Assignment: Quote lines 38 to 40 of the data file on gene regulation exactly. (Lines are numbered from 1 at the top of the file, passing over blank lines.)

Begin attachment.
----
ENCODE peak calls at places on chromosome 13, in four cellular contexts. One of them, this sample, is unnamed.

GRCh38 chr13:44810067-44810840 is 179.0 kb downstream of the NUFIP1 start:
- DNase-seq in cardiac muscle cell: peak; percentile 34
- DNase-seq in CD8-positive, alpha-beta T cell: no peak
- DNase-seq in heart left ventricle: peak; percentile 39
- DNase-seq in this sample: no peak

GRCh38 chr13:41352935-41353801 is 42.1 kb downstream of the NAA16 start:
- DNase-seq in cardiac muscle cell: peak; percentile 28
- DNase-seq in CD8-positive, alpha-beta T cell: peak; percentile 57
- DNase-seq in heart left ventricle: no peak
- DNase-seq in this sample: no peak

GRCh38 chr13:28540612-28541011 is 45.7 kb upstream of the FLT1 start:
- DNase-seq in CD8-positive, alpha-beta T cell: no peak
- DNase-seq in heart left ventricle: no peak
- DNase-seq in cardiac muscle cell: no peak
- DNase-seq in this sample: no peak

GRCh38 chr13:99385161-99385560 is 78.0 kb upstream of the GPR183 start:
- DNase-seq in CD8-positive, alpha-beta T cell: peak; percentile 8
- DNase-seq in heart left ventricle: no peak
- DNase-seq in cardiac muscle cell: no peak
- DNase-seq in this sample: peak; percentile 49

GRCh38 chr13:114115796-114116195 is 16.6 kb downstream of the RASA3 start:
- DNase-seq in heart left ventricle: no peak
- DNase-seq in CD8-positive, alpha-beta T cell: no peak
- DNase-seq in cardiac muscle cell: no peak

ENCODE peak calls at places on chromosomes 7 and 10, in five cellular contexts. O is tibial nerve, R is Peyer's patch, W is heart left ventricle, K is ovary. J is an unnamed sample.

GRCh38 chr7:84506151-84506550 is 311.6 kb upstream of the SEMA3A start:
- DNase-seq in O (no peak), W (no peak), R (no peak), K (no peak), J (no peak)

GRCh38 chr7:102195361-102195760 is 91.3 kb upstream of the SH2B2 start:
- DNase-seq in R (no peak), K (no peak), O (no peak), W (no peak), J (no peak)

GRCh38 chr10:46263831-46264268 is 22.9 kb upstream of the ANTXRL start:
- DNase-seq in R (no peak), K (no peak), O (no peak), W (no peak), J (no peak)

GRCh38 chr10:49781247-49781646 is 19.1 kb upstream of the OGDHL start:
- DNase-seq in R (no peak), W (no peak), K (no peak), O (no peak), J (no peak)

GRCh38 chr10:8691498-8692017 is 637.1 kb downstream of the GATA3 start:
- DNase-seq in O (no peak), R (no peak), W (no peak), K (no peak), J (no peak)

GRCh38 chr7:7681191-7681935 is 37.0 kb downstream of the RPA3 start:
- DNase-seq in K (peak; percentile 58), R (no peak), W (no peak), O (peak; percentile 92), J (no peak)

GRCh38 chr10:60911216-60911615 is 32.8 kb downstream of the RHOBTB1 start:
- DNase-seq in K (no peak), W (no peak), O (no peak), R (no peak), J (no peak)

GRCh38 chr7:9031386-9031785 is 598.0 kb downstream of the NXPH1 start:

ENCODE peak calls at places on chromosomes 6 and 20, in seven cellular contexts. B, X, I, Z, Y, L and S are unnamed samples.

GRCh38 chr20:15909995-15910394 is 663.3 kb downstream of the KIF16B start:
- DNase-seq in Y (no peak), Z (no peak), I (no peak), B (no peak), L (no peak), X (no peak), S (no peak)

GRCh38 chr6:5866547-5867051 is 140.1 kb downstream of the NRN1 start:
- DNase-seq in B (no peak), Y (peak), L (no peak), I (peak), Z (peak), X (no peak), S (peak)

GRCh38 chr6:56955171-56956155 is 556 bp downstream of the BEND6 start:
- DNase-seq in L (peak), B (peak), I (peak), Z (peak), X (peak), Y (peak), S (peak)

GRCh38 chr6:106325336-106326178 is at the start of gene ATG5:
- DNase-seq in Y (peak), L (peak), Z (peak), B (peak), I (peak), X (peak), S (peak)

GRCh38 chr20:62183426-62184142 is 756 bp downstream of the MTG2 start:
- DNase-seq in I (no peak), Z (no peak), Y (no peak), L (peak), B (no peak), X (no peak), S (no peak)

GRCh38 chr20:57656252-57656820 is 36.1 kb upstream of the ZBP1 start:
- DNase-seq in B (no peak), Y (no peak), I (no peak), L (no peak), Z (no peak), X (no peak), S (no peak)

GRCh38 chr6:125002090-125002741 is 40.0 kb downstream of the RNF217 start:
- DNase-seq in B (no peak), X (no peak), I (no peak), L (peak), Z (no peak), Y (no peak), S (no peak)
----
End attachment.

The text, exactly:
- DNase-seq in K (peak; percentile 58), R (no peak), W (no peak), O (peak; percentile 92), J (no peak)

GRCh38 chr10:60911216-60911615 is 32.8 kb downstream of the RHOBTB1 start:
- DNase-seq in K (no peak), W (no peak), O (no peak), R (no peak), J (no peak)